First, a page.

$$ \begin{align} \frac{\partial}{\partial w_{j \rightarrow k}} L(\mathbf{w}) =& \frac{\partial}{\partial w_{j \rightarrow k}} \sum_i \left(h(\mathbf{x}_i, \mathbf{w})-y_i\right)^2\\ =& \sum_i \frac{\partial}{\partial w_{j \rightarrow k}} \left(h(\mathbf{x}_i, \mathbf{w})-y_i\right)^2\\ =& \sum_i 2\left(h(\mathbf{x}_i, \mathbf{w})-y_i\right) \frac{\partial}{\partial w_{j \rightarrow k}} h(\mathbf{x}_i, \mathbf{w}) \end{align} $$

At this point, we must compute the gradient of our network function with respect to the weight in question ($ \frac{\partial}{\partial w_{j \rightarrow k}} h(\mathbf{x}_i, \mathbf{w}) $). In the case of a single layer network, this turns out to be simple.

Recall our simple two input network above. The network function is $ h(\mathbf{x}_i, \mathbf{w}) = w_1x_i^{(1)} + w_2x_i^{(2)} $. The gradient with respect to $ w_1 $ is just $ x_1 $, and the gradient with respect to $ w_2 $ is just $ x_2 $. We usually store all the weights of our network in a vector or a matrix, so the full gradient is:

  

$$ \nabla_{\mathbf{w}}L(\mathbf{w}) = \left(\frac{\partial L(\mathbf{w})}{\partial w_1}, \frac{\partial L(\mathbf{w})}{\partial w_2}\right) = \left(\sum_i 2x_i^{(1)}h(\mathbf{x}_i, \mathbf{w}), \sum_i 2x_i^{(2)}h(\mathbf{x}_i, \mathbf{w})\right) $$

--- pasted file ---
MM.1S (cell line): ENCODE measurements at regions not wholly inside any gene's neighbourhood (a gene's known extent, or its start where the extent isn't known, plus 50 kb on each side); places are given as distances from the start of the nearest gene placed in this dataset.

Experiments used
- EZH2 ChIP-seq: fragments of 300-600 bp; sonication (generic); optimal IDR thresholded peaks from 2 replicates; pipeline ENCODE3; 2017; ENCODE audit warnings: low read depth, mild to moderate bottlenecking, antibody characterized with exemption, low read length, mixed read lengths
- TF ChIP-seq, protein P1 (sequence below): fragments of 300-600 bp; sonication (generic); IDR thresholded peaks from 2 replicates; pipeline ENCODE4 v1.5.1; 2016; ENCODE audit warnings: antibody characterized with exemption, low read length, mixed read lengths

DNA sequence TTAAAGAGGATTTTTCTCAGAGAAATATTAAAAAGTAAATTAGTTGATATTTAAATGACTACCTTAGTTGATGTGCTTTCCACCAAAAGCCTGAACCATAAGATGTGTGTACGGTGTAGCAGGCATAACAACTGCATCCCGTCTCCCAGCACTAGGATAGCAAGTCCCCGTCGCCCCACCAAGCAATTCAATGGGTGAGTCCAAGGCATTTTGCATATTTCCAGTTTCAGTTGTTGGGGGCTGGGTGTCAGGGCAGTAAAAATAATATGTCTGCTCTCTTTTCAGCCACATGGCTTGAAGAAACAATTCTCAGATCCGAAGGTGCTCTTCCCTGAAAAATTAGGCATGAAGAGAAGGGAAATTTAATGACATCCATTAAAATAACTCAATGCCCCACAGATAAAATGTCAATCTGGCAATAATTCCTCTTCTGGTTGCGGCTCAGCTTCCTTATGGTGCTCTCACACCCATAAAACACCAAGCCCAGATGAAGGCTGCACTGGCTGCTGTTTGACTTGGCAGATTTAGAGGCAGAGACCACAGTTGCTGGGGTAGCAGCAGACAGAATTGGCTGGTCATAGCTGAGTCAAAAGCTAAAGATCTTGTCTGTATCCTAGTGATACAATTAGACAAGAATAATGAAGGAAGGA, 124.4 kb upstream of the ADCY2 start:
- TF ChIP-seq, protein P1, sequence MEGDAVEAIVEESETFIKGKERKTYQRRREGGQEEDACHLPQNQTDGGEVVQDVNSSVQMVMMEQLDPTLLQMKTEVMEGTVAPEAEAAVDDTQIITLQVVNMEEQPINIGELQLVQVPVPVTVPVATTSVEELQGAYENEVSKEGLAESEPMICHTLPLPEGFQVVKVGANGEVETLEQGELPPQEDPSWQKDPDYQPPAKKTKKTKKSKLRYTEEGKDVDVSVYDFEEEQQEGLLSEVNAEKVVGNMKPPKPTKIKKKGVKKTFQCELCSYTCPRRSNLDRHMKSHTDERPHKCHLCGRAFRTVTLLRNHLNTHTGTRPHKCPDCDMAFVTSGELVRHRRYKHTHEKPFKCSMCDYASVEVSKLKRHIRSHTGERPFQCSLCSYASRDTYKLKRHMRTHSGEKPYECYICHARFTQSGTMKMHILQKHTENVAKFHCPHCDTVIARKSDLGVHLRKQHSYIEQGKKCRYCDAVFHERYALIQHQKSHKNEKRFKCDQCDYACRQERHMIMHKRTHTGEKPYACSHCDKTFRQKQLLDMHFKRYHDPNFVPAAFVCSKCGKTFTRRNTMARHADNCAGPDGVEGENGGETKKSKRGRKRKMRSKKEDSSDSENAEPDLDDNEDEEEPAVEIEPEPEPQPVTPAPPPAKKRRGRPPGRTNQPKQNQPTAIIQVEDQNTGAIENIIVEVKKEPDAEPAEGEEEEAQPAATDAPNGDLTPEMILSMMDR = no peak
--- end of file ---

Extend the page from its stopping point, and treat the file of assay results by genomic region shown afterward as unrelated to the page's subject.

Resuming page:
Using this, we then update our weights using standard gradient descent:

$$ \mathbf{w} = \mathbf{w} - \eta \nabla_{\mathbf{w}} L(\mathbf{w}) $$

As with all gradient descent methods, care must be taken to select the "right" step size $ \eta $, with "right" being application-dependent. After a set amount of epochs, the weights we end up with define a line of best-fit.

Testing

With our trained network, testing consists of obtaining a prediction for each test point $ x_i $ using $ h(\mathbf{x}_i, \mathbf{w}) $. The test error is computed with the quadratic loss, exactly as in training:

$$ L(\mathbf{w}) = \sum_i \left( h(\mathbf{x}_i, \mathbf{w}) - y_i\right)^2 = \sum_i \left( \hat{y}_i - y_i\right)^2 $$

Implementation

For this implementation, we will use the weight of a car to predict its MPG. The data looks something like this:  

mpg.png

Note that this relationship does not appear to be linear - linear regression will probably not find the underlying relationship between weight and MPG. However, it will  find a line that models the data "pretty well."

As with my other tutorials, I will be using Python with numpy (for matrix math operations) and matplotlib (for plotting). (All the code listed here is located in the file ann_linear_1D_regression.py). To begin, let's first load the MPG data from mpg.csv:

X_file = np.genfromtxt('mpg.csv', delimiter=',', skip_header=1)
N = np.shape(X_file)[0]
X = np.hstack((np.ones(N).reshape(N, 1), X_file[:, 4].reshape(N, 1)))
Y = X_file[:, 0]

This loads our data into two matrices, $ X $ (containing the features, the weight) and $ Y $ (containing the labels). You may haven noticed something odd - we are also appending a column of ones to $ X $. It is important to have bias weights in our neural network - otherwise, we could only fit functions that pass through 0.